5 ways to stay financially fit during a global pandemic

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ways to stay financially fit during a global pandemic

In the midst of the global coronavirus pandemic, people aren’t just fearing for their physical well-being, but their financial health too.

Image: Pexels

TymeBank’s Chief Strategy Officer, Greg Illgner shares 5 ways to stay financially fit during a global pandemic:

1. Don’t panic. Now is not the time to make any rash decisions with your money. Leaving it in a savings account (especially one with a high-interest rate) is the safest place it could be. Your money is still very safe in the bank, there’s no need to withdraw it. South Africa’s banking industry is respected around the world. If you are with a well- regulated, Tier 1 bank, take comfort knowing that our business has been built for times like these

2. If you thought cash was king, think again. Apart from the fact that cold, hard cash isn’t earning you any interest and is more vulnerable to theft or loss, it’s also not going to do you any favours in light of the coronavirus pandemic. Wherever possible, pay for things using a card, rather than by physically handling cash that’s been touched by countless other hands.

SEE ALSO: 4 simple solutions for better money management

3. Make interest work for you, not the other way around. Put any money you can save into a savings account to earn interest. Most South Africans don’t trust banks or interest rates because they’ve been bitten by both of them – by rogue debit orders, unexpectedly high credit card debt and extortionist loan repayment rates. But if you can get interest to work for you, you will be amazed at how your money can grow. If you need to draw on it, some banks do allow for it to be withdrawn immediately, with no penalties. However, if you are willing to wait ten days (or plan ahead), you could earn a bonus on top of the interest. By accruing interest and adding it to your savings account daily – not monthly.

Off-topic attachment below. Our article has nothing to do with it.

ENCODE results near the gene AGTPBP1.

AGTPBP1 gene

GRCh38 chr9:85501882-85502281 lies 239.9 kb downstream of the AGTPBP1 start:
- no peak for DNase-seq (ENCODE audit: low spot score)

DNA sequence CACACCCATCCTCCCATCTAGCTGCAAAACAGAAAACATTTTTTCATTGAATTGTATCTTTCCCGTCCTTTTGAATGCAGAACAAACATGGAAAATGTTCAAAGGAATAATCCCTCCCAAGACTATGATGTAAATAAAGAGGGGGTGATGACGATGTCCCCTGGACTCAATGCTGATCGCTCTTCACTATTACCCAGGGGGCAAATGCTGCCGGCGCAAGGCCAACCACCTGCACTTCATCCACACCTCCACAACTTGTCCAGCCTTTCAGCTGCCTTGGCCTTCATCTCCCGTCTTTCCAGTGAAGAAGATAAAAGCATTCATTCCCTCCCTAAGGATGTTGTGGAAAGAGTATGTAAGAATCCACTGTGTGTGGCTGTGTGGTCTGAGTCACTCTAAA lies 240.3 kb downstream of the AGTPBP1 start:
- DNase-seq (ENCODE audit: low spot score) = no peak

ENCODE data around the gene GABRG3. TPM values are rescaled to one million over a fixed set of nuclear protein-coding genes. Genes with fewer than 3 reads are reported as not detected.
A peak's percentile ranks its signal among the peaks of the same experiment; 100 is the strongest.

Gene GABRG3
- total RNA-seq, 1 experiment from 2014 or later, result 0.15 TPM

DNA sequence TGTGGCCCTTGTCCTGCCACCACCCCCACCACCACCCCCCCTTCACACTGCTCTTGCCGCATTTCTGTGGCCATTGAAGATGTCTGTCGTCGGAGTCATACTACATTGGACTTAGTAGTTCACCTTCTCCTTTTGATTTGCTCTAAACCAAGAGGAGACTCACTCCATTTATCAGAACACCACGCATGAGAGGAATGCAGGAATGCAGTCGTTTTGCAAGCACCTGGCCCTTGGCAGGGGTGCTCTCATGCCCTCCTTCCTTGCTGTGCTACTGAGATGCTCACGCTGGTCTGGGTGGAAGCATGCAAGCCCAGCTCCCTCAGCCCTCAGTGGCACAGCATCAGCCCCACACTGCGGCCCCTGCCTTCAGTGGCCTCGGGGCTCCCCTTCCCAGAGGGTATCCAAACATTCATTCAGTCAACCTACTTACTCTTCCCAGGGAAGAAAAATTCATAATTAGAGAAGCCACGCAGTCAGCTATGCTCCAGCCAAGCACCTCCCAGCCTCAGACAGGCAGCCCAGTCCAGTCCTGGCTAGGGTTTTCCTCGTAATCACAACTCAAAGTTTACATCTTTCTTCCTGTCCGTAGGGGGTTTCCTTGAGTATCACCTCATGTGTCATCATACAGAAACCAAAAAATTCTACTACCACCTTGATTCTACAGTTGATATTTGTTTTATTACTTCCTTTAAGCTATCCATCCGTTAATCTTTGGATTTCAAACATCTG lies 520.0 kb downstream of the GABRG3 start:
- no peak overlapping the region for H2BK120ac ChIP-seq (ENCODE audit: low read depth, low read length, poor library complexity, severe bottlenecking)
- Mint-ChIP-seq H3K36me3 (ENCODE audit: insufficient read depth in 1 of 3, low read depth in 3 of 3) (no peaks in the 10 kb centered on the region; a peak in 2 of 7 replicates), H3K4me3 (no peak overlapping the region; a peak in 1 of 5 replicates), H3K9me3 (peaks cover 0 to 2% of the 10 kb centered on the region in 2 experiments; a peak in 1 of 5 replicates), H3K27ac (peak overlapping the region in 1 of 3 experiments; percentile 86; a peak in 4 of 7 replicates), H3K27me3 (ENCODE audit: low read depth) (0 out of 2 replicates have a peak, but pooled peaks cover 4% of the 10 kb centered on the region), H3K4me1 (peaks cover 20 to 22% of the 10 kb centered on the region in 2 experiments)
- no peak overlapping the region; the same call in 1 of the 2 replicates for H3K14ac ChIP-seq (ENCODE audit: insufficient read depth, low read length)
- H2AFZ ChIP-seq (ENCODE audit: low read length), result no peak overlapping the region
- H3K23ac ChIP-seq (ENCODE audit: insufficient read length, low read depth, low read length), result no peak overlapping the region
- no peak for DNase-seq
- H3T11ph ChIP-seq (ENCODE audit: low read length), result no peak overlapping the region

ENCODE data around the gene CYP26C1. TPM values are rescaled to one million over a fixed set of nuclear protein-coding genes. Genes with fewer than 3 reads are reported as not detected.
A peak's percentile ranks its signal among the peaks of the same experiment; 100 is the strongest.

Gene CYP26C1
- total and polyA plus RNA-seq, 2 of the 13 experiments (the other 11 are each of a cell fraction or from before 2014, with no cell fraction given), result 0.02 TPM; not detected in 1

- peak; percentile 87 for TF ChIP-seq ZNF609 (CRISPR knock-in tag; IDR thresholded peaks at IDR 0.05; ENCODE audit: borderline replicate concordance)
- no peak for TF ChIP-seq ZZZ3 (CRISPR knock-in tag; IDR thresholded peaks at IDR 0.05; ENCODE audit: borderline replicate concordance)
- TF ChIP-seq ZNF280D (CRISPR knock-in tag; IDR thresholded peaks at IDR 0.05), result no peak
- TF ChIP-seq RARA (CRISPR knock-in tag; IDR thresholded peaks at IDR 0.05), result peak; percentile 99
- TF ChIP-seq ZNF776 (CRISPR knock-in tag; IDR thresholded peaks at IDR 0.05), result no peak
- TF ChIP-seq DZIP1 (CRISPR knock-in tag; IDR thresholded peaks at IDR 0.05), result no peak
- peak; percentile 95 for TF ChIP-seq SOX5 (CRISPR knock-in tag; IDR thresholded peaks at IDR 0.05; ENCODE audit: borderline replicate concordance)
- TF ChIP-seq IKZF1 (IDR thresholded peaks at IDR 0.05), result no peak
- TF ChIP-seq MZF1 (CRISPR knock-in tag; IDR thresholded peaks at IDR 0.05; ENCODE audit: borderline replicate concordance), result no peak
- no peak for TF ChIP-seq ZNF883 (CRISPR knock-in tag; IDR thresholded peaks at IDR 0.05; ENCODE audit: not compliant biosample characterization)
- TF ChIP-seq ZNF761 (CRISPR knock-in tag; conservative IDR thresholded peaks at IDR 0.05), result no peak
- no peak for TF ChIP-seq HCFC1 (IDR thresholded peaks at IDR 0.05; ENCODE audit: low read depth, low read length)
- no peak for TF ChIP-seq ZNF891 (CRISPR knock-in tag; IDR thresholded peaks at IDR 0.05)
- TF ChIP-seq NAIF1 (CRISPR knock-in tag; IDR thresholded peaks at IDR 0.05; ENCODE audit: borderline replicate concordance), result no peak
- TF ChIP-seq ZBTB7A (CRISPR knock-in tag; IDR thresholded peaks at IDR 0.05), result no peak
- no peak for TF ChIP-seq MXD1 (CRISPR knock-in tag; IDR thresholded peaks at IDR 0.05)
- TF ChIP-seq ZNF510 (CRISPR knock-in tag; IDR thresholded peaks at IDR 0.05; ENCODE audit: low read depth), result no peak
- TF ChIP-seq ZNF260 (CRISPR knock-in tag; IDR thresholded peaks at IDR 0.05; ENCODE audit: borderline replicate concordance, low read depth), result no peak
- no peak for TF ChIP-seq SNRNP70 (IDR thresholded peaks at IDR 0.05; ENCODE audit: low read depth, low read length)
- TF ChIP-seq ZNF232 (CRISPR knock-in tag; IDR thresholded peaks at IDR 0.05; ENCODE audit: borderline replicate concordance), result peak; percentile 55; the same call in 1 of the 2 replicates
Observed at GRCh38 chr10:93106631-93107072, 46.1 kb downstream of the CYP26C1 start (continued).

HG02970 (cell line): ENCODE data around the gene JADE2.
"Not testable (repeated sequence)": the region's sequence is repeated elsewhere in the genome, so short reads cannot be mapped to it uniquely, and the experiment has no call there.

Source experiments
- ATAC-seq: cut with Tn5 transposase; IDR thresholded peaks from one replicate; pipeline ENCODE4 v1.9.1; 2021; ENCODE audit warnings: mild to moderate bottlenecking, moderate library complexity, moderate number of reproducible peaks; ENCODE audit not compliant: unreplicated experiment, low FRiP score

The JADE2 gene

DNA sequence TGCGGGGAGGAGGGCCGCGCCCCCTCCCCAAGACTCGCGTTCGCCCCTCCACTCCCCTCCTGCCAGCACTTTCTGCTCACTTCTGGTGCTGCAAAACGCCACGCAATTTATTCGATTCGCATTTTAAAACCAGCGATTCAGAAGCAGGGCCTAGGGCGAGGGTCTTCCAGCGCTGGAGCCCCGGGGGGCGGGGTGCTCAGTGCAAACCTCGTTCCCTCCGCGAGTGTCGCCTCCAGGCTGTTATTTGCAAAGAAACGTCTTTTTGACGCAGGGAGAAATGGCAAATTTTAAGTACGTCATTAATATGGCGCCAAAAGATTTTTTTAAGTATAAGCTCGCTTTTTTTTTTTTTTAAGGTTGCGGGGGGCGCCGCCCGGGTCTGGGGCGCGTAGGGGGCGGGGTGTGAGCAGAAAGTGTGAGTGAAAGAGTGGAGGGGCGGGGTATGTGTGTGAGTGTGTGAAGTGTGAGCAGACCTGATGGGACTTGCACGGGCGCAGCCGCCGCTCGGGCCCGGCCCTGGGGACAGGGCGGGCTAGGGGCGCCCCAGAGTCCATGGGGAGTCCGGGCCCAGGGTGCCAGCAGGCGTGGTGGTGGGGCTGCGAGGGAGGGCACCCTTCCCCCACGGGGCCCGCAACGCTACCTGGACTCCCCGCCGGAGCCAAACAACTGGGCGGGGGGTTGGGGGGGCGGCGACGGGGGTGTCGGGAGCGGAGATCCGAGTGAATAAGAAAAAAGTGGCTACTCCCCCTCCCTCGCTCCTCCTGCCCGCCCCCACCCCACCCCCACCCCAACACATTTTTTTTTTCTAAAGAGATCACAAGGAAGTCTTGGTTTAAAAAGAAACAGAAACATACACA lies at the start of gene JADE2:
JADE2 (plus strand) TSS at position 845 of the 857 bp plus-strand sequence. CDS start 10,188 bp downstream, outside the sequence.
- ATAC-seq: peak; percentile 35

4. Beware of loans. Nobody knows for certain what the current crisis is going to do to our economy or to each of our own pockets so think twice before taking out any loans unless they really, really need to – especially given the flux in interest rates. If you’re going to take out a loan, at least make sure it’s from a reputable institution.

SEE ALSO: Understanding your credit score

5. Remember what your true assets are. We’ve always believed in the potential of people in South Africa, and at times such as this, more so than ever. Our collective resilience, our sense of humour, our remarkable ability to support one another when it counts and bounce back from anything… these are our real national assets. They really count in times like these. So be kind, don’t panic, be the best you can be – you’ve got this.